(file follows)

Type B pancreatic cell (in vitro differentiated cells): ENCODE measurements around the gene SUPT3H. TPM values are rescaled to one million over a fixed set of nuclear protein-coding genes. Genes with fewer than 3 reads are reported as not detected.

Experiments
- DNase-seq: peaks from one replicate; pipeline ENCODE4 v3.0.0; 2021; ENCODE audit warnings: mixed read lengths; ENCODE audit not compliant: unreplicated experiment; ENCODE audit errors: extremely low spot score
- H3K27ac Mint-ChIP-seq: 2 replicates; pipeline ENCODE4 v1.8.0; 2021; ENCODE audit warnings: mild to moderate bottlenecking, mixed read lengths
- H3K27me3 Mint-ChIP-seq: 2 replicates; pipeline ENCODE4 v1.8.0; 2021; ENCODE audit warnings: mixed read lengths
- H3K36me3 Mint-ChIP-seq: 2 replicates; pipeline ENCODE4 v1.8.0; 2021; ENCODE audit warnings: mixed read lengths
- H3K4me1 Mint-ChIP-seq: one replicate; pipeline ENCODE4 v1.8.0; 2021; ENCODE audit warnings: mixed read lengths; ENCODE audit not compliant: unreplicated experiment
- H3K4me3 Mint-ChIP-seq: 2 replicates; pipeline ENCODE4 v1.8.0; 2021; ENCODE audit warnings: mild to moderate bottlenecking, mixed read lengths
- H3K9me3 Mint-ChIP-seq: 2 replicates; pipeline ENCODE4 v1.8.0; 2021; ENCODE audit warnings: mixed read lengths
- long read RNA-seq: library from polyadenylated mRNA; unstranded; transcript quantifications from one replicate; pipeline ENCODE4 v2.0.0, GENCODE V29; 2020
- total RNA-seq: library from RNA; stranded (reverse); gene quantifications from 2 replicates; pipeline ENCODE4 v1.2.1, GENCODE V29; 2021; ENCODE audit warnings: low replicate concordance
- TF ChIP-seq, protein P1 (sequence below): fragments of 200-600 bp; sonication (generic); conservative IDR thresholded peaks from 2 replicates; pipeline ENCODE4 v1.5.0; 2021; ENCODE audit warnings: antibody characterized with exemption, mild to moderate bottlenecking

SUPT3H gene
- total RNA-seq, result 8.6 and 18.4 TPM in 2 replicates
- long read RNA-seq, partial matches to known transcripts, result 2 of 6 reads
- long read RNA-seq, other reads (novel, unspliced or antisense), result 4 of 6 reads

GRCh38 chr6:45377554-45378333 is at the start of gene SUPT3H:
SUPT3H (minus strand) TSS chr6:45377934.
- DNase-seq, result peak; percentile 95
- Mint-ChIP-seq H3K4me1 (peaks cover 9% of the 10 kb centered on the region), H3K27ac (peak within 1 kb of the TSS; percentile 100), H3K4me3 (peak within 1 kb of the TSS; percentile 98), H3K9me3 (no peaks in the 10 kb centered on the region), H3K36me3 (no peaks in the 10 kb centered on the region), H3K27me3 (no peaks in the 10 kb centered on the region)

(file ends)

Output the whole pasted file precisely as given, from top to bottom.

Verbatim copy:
Type B pancreatic cell (in vitro differentiated cells): ENCODE measurements around the gene SUPT3H. TPM values are rescaled to one million over a fixed set of nuclear protein-coding genes. Genes with fewer than 3 reads are reported as not detected.

Experiments
- DNase-seq: peaks from one replicate; pipeline ENCODE4 v3.0.0; 2021; ENCODE audit warnings: mixed read lengths; ENCODE audit not compliant: unreplicated experiment; ENCODE audit errors: extremely low spot score
- H3K27ac Mint-ChIP-seq: 2 replicates; pipeline ENCODE4 v1.8.0; 2021; ENCODE audit warnings: mild to moderate bottlenecking, mixed read lengths
- H3K27me3 Mint-ChIP-seq: 2 replicates; pipeline ENCODE4 v1.8.0; 2021; ENCODE audit warnings: mixed read lengths
- H3K36me3 Mint-ChIP-seq: 2 replicates; pipeline ENCODE4 v1.8.0; 2021; ENCODE audit warnings: mixed read lengths
- H3K4me1 Mint-ChIP-seq: one replicate; pipeline ENCODE4 v1.8.0; 2021; ENCODE audit warnings: mixed read lengths; ENCODE audit not compliant: unreplicated experiment
- H3K4me3 Mint-ChIP-seq: 2 replicates; pipeline ENCODE4 v1.8.0; 2021; ENCODE audit warnings: mild to moderate bottlenecking, mixed read lengths
- H3K9me3 Mint-ChIP-seq: 2 replicates; pipeline ENCODE4 v1.8.0; 2021; ENCODE audit warnings: mixed read lengths
- long read RNA-seq: library from polyadenylated mRNA; unstranded; transcript quantifications from one replicate; pipeline ENCODE4 v2.0.0, GENCODE V29; 2020
- total RNA-seq: library from RNA; stranded (reverse); gene quantifications from 2 replicates; pipeline ENCODE4 v1.2.1, GENCODE V29; 2021; ENCODE audit warnings: low replicate concordance
- TF ChIP-seq, protein P1 (sequence below): fragments of 200-600 bp; sonication (generic); conservative IDR thresholded peaks from 2 replicates; pipeline ENCODE4 v1.5.0; 2021; ENCODE audit warnings: antibody characterized with exemption, mild to moderate bottlenecking

SUPT3H gene
- total RNA-seq, result 8.6 and 18.4 TPM in 2 replicates
- long read RNA-seq, partial matches to known transcripts, result 2 of 6 reads
- long read RNA-seq, other reads (novel, unspliced or antisense), result 4 of 6 reads

GRCh38 chr6:45377554-45378333 is at the start of gene SUPT3H:
SUPT3H (minus strand) TSS chr6:45377934.
- DNase-seq, result peak; percentile 95
- Mint-ChIP-seq H3K4me1 (peaks cover 9% of the 10 kb centered on the region), H3K27ac (peak within 1 kb of the TSS; percentile 100), H3K4me3 (peak within 1 kb of the TSS; percentile 98), H3K9me3 (no peaks in the 10 kb centered on the region), H3K36me3 (no peaks in the 10 kb centered on the region), H3K27me3 (no peaks in the 10 kb centered on the region)